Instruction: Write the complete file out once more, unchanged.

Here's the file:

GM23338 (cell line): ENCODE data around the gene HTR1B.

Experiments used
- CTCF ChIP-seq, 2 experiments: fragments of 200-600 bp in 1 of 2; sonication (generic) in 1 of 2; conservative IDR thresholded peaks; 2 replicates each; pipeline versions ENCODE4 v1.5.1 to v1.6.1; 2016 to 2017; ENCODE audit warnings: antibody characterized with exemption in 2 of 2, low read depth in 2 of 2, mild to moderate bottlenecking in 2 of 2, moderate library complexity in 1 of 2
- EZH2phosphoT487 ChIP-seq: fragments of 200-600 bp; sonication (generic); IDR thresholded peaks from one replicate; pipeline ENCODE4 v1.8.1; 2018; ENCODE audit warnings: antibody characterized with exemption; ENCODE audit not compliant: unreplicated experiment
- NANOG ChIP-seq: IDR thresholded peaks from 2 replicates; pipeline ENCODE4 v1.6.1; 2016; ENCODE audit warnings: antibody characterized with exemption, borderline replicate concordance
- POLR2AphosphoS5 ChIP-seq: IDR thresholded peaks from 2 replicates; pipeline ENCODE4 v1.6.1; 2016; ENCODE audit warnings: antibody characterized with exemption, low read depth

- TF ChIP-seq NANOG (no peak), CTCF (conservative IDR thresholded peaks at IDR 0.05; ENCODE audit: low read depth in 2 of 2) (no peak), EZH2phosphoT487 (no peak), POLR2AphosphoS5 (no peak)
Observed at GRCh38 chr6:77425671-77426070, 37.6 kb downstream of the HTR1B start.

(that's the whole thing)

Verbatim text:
GM23338 (cell line): ENCODE data around the gene HTR1B.

Experiments used
- CTCF ChIP-seq, 2 experiments: fragments of 200-600 bp in 1 of 2; sonication (generic) in 1 of 2; conservative IDR thresholded peaks; 2 replicates each; pipeline versions ENCODE4 v1.5.1 to v1.6.1; 2016 to 2017; ENCODE audit warnings: antibody characterized with exemption in 2 of 2, low read depth in 2 of 2, mild to moderate bottlenecking in 2 of 2, moderate library complexity in 1 of 2
- EZH2phosphoT487 ChIP-seq: fragments of 200-600 bp; sonication (generic); IDR thresholded peaks from one replicate; pipeline ENCODE4 v1.8.1; 2018; ENCODE audit warnings: antibody characterized with exemption; ENCODE audit not compliant: unreplicated experiment
- NANOG ChIP-seq: IDR thresholded peaks from 2 replicates; pipeline ENCODE4 v1.6.1; 2016; ENCODE audit warnings: antibody characterized with exemption, borderline replicate concordance
- POLR2AphosphoS5 ChIP-seq: IDR thresholded peaks from 2 replicates; pipeline ENCODE4 v1.6.1; 2016; ENCODE audit warnings: antibody characterized with exemption, low read depth

- TF ChIP-seq NANOG (no peak), CTCF (conservative IDR thresholded peaks at IDR 0.05; ENCODE audit: low read depth in 2 of 2) (no peak), EZH2phosphoT487 (no peak), POLR2AphosphoS5 (no peak)
Observed at GRCh38 chr6:77425671-77426070, 37.6 kb downstream of the HTR1B start.